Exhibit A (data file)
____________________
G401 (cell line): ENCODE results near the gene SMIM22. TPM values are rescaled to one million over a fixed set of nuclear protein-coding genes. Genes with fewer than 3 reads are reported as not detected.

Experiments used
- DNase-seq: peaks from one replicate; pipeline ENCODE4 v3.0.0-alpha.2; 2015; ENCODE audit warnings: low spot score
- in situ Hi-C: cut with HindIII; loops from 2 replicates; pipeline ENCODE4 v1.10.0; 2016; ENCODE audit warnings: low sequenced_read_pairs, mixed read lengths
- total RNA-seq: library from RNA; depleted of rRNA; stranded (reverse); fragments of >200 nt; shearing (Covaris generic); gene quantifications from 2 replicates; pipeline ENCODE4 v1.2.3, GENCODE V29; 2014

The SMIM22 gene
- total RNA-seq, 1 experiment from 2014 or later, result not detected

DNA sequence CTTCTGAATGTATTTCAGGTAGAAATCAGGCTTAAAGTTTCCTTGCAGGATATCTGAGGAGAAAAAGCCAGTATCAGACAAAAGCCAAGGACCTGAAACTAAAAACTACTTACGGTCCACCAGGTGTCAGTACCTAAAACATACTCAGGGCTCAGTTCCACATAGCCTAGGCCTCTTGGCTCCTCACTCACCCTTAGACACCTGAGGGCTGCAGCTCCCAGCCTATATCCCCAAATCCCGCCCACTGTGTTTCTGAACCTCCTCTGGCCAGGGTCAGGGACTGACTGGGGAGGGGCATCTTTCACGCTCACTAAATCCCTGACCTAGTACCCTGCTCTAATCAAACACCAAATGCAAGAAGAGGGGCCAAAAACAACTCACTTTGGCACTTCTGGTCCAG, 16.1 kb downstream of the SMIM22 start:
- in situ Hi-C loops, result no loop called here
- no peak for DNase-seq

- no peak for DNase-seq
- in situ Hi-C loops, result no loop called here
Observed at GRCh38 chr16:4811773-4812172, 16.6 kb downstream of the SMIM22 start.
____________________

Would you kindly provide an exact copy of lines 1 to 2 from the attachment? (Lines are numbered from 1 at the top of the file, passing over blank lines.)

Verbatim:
G401 (cell line): ENCODE results near the gene SMIM22. TPM values are rescaled to one million over a fixed set of nuclear protein-coding genes. Genes with fewer than 3 reads are reported as not detected.

Experiments used